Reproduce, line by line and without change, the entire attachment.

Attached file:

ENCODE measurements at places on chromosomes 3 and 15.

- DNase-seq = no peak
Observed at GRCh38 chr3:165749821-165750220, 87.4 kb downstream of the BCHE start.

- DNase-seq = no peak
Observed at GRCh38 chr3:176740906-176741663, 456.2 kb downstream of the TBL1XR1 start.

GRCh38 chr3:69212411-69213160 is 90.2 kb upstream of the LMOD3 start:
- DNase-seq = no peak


ENCODE measurements at places on chromosomes 3 and 15.

- DNase-seq = no peak
Observed at GRCh38 chr3:165749821-165750220, 87.4 kb downstream of the BCHE start.

- DNase-seq = no peak
Observed at GRCh38 chr3:176740906-176741663, 456.2 kb downstream of the TBL1XR1 start.

GRCh38 chr3:69212411-69213160 is 90.2 kb upstream of the LMOD3 start:
- DNase-seq = no peak